Trans fats, however, surpass saturated fats in the damage that they do. They have been shown to wreak havoc with the body’s ability to regulate cholesterol and massively increase your risk of heart disease. They also get into the membrane (outer lining or skin) of our cells, causing them to harden. This has a negative effect on the functioning of our cells and disturbs the delicate ecosystem that I referred to earlier. In addition to that, a 2006 study reported by the American Diabetes Association showed that replacing healthy fats with trans fats (so that trans fats accounted for 8% of energy intake) led to a very significant weight gain (around 7%) – despite the fact that the amount of energy was the same. Also known as trans fatty acids, trans fats are the most damaging of all fats to our health, even more so than saturated fats. Although a small amount of trans fats are produced in nature (through the digestive processes of cows and sheep, hence they are present in small amounts in beef, dairy products and lamb), the majority of trans fats in our diets come from the food processing industry. They are produced by the chemical process of hydrogenation of oils, which turns oils into solids and increases the shelf life of products, as well as improving the texture of a food. The greatest source is deep fried foods, such as French fries, but trans fats are also present in high amounts in cakes, cookies, biscuits, some breads (especially croissants and pastries), processed foods (especially pies, sausage rolls etc), snack foods (potato chips, some muesli bars) and margarines (in small amounts). All US and most European foods must declare how much trans fats are in the product (Denmark has banned all foods with more than 2% trans fats), but there is no requirement to declare it in Australia and NZ. Look out for trans fat on the label or the words hydrogenated or partially hydrogenated. My conclusion? Trans fats are the fats of the devil and should be avoided at all costs.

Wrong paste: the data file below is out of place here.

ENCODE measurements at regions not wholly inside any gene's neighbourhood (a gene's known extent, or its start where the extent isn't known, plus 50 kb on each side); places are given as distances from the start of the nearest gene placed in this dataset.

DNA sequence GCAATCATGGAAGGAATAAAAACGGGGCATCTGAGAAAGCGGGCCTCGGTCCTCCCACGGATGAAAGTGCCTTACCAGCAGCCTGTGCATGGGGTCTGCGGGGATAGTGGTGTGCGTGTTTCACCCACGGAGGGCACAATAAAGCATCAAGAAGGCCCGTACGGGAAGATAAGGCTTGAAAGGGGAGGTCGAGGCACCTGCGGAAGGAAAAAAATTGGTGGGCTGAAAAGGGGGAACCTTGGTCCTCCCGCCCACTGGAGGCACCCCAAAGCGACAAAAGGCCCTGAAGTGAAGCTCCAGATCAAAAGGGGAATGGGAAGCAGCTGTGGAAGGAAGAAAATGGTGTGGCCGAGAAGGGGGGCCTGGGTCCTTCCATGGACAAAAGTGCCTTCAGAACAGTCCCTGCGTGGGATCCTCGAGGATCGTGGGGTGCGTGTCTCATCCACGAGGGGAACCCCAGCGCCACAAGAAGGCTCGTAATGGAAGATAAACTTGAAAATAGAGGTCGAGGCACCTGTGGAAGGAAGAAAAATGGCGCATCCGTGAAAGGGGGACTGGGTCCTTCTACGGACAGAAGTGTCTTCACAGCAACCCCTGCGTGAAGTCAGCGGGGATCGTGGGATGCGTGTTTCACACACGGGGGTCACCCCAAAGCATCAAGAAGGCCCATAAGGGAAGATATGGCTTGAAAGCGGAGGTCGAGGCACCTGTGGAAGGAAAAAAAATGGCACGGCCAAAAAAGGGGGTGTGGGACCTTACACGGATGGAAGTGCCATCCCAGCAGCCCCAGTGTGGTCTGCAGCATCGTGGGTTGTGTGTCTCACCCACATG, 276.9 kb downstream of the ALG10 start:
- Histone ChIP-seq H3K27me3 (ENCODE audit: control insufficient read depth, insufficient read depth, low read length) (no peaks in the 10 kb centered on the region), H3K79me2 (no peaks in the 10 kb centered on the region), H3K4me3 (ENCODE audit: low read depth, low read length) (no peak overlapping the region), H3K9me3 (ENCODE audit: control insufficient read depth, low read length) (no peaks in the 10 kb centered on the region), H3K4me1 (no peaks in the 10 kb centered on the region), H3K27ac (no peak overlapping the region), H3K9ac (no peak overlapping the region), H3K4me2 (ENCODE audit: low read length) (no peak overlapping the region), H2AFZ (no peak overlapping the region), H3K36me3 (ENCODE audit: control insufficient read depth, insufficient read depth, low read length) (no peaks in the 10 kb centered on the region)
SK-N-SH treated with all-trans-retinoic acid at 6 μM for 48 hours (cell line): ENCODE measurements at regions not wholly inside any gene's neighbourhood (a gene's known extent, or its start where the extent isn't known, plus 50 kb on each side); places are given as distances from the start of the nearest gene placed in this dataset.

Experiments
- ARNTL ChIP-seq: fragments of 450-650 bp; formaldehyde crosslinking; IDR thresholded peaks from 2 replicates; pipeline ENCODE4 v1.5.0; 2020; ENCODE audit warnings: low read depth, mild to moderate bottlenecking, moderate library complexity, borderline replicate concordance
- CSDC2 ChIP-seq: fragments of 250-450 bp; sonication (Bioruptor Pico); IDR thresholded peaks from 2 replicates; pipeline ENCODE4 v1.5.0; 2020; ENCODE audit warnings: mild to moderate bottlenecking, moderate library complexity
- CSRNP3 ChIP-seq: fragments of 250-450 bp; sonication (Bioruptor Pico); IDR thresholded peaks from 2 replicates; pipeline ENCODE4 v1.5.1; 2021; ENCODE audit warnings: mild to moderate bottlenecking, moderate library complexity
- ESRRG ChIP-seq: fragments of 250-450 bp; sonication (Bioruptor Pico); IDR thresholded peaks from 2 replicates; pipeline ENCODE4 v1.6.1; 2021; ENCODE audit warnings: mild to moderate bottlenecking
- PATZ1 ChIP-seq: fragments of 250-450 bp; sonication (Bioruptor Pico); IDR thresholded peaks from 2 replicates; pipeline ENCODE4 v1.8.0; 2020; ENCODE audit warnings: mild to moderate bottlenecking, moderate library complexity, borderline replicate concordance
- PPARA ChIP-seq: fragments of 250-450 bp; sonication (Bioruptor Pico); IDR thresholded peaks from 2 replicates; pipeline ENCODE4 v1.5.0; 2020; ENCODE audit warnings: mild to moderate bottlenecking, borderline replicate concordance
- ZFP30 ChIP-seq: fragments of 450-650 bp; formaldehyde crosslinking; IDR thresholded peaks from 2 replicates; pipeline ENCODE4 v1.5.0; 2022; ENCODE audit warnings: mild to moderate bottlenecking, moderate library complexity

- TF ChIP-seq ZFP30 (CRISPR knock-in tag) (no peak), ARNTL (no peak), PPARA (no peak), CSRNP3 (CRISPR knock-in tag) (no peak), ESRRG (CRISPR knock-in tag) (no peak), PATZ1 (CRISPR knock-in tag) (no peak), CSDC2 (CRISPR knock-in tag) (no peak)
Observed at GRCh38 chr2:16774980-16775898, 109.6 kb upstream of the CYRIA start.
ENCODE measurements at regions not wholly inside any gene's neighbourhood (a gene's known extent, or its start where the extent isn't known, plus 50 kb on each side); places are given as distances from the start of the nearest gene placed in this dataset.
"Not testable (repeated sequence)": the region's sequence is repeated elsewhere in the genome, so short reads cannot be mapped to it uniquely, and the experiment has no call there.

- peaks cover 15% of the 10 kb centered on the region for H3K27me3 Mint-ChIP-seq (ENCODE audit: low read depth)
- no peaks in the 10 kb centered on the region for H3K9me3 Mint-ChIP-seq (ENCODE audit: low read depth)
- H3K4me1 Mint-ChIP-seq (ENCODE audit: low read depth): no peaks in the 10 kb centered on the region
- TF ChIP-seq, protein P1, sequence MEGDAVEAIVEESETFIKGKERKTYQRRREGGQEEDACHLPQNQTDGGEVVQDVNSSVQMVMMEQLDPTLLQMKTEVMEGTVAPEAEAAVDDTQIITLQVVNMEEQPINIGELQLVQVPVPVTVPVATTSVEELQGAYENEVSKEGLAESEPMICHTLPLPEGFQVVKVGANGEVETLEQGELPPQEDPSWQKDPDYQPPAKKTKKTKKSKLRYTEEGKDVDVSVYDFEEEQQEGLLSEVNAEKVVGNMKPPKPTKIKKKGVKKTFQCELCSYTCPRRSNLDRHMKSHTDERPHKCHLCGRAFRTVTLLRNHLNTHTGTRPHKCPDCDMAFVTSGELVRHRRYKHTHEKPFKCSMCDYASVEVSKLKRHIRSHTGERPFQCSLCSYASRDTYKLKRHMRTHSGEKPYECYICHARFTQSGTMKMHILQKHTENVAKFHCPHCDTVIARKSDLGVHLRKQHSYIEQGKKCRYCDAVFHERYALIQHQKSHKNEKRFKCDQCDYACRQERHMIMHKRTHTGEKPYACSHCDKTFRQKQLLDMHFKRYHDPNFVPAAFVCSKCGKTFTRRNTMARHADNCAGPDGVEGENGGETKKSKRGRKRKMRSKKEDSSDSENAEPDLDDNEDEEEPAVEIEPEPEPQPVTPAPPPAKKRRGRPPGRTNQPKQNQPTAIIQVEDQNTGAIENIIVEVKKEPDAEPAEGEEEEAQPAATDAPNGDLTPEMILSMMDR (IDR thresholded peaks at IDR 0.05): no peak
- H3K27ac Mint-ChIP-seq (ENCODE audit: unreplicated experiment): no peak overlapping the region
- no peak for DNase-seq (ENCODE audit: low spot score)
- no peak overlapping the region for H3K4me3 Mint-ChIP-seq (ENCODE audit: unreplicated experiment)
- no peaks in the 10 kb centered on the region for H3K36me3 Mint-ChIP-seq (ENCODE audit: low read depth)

The Take Home Message
Hopefully this article has demonstrated why nutritionists and dieticians are always harping on about eating natural foods. It is not just the energy content that is important, but the nutrients within the foods play a large role in our long-term health. Although there is room for everything in moderation, the vast majority of your food should be natural and healthy. As a general rule, I tell my clients that if a food looks like it has never been alive at any point, then it’s best avoided or at least put in the category of “occasional food.”